If you have had two miscarriages in a row, or a loss after 14 weeks, you will stand a better chance of getting some testing done. Those random genetic flaws really should not strike twice in a row, and most babies with them have already been lost before the end of the first trimester. You can usually get some testing done with minimal fuss.

After three miscarriages in a row, you really should stop trying on your own. You clearly do have a problem, and you need to find it and see if it can be treated. This, of course, if only true if you have never had a healthy baby. If you have had children between the losses, the choice to test is up to you. Your problem, if you do have one, is obviously intermittent.

The Testing Process

A number of tests are easy to perform (blood test or vaginal culture only.) All but a few require that you not yet be pregnant again. If you are comfortable with your doctor and willing to fight for some testing, you can usually ask for and get the early testing ones done even after one loss:

Early Testing

Progesterone monitoring by blood test (prior to pregnancy to check for luteal phase defect, and during early pregnancy to watch for deficiencies.)

Mycoplasma bacteria culture from cervix

Antinuclear and antiphospholipid antibodies in blood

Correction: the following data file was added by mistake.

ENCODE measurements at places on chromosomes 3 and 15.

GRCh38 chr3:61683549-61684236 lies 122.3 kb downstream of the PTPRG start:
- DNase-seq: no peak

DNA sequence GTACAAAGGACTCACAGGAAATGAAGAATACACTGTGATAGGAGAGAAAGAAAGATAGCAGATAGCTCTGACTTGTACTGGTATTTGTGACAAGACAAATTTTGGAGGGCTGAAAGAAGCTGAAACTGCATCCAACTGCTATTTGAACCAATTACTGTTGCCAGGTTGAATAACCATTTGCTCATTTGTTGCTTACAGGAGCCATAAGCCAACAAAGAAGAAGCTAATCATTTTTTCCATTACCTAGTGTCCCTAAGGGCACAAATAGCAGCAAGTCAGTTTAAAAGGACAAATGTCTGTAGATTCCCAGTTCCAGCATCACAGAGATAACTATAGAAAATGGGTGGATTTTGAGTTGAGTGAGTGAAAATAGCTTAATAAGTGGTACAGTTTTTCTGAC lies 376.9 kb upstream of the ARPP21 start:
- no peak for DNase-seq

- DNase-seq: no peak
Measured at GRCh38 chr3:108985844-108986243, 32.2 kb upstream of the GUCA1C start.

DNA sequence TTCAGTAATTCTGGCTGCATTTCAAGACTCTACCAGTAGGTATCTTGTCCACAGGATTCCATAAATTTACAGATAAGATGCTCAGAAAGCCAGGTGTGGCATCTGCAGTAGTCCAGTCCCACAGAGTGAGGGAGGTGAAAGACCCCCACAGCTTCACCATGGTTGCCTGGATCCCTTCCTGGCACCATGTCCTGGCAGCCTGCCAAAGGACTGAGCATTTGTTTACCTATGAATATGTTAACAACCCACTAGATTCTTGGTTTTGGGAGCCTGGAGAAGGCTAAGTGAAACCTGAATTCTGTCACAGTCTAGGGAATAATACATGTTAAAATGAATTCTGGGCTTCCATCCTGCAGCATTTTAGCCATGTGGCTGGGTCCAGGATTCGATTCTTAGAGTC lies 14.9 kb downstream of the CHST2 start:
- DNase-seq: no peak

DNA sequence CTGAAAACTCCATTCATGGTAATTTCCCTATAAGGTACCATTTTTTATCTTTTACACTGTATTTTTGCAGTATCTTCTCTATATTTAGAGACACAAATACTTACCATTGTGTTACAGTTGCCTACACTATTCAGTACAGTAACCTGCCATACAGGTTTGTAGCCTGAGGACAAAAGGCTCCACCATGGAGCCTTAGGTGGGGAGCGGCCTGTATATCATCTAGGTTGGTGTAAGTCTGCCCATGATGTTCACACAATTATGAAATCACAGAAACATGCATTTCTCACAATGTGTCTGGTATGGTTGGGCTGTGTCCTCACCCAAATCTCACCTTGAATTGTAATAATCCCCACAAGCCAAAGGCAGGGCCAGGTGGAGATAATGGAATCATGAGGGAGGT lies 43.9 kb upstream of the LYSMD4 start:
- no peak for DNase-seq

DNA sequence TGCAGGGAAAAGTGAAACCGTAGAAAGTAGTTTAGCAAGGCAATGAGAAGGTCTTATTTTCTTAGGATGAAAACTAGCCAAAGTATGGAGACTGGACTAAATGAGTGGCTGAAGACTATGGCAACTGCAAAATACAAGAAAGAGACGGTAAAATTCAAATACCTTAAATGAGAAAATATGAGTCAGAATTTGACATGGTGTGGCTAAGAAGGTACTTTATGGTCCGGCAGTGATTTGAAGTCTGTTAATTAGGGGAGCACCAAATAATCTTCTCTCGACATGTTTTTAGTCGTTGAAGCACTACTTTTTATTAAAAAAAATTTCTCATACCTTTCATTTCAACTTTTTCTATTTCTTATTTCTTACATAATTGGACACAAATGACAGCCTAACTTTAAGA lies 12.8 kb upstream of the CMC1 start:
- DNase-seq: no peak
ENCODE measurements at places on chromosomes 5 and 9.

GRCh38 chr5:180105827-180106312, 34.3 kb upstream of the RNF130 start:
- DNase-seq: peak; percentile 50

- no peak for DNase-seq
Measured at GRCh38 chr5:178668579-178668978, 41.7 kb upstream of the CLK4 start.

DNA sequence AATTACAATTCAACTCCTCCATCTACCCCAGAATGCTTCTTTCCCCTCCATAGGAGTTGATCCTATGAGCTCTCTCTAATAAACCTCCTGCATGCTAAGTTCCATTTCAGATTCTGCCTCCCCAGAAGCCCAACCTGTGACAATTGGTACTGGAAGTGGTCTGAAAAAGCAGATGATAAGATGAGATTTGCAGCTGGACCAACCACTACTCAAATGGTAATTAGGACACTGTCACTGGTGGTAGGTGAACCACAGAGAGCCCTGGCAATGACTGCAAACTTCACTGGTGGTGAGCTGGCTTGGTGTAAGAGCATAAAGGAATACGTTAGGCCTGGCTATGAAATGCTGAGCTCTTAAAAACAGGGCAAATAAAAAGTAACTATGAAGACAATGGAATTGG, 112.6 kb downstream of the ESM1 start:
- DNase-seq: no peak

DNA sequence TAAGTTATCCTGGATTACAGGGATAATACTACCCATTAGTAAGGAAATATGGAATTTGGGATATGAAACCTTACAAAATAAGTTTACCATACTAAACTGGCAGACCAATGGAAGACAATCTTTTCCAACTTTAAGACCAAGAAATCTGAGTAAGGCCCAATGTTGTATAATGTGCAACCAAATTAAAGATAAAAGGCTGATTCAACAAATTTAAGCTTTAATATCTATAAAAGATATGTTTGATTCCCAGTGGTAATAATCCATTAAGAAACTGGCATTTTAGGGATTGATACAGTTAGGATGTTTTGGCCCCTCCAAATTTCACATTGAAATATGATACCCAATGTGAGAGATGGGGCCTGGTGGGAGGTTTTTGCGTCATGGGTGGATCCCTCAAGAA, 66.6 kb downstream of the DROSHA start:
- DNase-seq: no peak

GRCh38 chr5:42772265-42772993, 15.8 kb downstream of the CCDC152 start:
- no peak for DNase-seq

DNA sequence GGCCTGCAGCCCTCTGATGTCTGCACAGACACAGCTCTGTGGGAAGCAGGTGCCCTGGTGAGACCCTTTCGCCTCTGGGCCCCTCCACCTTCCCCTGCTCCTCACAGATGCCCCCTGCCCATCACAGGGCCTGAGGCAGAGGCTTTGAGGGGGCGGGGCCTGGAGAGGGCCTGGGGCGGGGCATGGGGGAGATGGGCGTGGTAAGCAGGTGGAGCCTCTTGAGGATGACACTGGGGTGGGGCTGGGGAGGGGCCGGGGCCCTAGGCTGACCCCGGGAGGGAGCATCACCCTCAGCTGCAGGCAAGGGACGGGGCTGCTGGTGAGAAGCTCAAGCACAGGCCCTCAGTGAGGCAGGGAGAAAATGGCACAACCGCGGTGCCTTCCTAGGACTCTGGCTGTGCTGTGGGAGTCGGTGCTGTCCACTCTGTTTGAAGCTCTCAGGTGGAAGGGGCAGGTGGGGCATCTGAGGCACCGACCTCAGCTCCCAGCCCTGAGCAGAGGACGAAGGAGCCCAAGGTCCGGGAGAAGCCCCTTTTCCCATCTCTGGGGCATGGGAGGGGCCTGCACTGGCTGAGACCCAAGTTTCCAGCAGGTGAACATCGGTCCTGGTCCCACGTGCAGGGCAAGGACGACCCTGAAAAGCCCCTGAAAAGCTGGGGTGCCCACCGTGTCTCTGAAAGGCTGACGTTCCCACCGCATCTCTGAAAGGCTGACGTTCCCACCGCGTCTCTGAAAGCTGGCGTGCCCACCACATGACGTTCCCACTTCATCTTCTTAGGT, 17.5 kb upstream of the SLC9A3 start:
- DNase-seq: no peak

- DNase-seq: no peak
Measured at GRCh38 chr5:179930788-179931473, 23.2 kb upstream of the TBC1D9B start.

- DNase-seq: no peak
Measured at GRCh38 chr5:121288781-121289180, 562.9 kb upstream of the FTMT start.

Lupus Anticoagulant in blood

Underactive or overactive thyroid by blood

Exposure to German Measles, toxoplasmosis, Group B Streptococcus, or sexually transmitted diseases even if you tested negative prior to or early in pregnancy


More Extensive Testing

Progesterone Endometrial Biopsy (a bit of lining is scraped and checked)

Hysterosalpingogram (HSG) or “dye test” (dye is shot into the uterus and fallopian tubes and then x-rayed to look for malformations, fibroids, or blocked tubes)

Karyotyping of Baby or Pregnancy Tissue (tissue is grown in a dish to watch for cell division, which will reveal the chromosomal make up of the baby)

High Level Ultrasound of Reproductive Organs


Most Extensive Testing (some are limited to specialized centers and not available to regular OB/Gyns)

Laparoscopy or Hysteroscopy (minor surgical procedures where interior of reproduction organs are inspected with a lighted scope via a belly button incision (lap) or up through the dilated cervix)

Karyotyping Parents (blood cells are cultured and grown)

Genetic Counseling

Immune Factors

Antipaternal Leukocyte Antibodies

Antithyroid Antibodies

DQ Alpha

DQ Beta


Natural Killer Cell Assay

Tumor Nerosis Factor

Factor II (prothrombin) Mutation

Factor V Leiden Mutation

Methylene Tetrahydrofolate Reductase Mutation


Special Situation Testing

Parvovirus, or Fifth Disease (a recently active virus can be looked for if you work with small children, were exposed to the illness, or had symptoms. Most adults are already immune, but this test can see if you were not and perhaps were infected during pregnancy.)

Mercury blood levels (if exposure seemed high, usually through job function)

Leave a Reply

Your email address will not be published. Required fields are marked *